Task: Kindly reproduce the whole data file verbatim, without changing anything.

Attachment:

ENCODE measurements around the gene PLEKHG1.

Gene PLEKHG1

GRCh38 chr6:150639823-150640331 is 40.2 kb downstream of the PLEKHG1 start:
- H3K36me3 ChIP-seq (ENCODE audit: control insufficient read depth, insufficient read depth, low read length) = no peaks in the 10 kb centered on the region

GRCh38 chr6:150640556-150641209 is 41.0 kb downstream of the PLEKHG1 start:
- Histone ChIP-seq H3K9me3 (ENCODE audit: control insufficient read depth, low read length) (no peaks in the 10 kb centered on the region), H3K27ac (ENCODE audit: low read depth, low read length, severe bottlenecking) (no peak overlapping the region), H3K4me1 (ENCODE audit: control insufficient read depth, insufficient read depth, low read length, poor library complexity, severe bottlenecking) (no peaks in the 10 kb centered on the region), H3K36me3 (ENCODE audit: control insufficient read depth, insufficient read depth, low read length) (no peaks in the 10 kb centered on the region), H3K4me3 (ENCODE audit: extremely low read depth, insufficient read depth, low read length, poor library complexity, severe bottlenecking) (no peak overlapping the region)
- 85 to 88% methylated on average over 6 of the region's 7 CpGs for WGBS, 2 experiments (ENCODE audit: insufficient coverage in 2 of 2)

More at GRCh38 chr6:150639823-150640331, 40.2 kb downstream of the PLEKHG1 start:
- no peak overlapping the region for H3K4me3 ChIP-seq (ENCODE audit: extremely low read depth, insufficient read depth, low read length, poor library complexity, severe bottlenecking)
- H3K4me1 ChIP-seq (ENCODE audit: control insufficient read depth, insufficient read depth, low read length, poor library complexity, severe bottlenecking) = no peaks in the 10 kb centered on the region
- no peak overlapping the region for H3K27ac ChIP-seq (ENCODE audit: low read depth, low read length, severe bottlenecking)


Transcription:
ENCODE measurements around the gene PLEKHG1.

Gene PLEKHG1

GRCh38 chr6:150639823-150640331 is 40.2 kb downstream of the PLEKHG1 start:
- H3K36me3 ChIP-seq (ENCODE audit: control insufficient read depth, insufficient read depth, low read length) = no peaks in the 10 kb centered on the region

GRCh38 chr6:150640556-150641209 is 41.0 kb downstream of the PLEKHG1 start:
- Histone ChIP-seq H3K9me3 (ENCODE audit: control insufficient read depth, low read length) (no peaks in the 10 kb centered on the region), H3K27ac (ENCODE audit: low read depth, low read length, severe bottlenecking) (no peak overlapping the region), H3K4me1 (ENCODE audit: control insufficient read depth, insufficient read depth, low read length, poor library complexity, severe bottlenecking) (no peaks in the 10 kb centered on the region), H3K36me3 (ENCODE audit: control insufficient read depth, insufficient read depth, low read length) (no peaks in the 10 kb centered on the region), H3K4me3 (ENCODE audit: extremely low read depth, insufficient read depth, low read length, poor library complexity, severe bottlenecking) (no peak overlapping the region)
- 85 to 88% methylated on average over 6 of the region's 7 CpGs for WGBS, 2 experiments (ENCODE audit: insufficient coverage in 2 of 2)

More at GRCh38 chr6:150639823-150640331, 40.2 kb downstream of the PLEKHG1 start:
- no peak overlapping the region for H3K4me3 ChIP-seq (ENCODE audit: extremely low read depth, insufficient read depth, low read length, poor library complexity, severe bottlenecking)
- H3K4me1 ChIP-seq (ENCODE audit: control insufficient read depth, insufficient read depth, low read length, poor library complexity, severe bottlenecking) = no peaks in the 10 kb centered on the region
- no peak overlapping the region for H3K27ac ChIP-seq (ENCODE audit: low read depth, low read length, severe bottlenecking)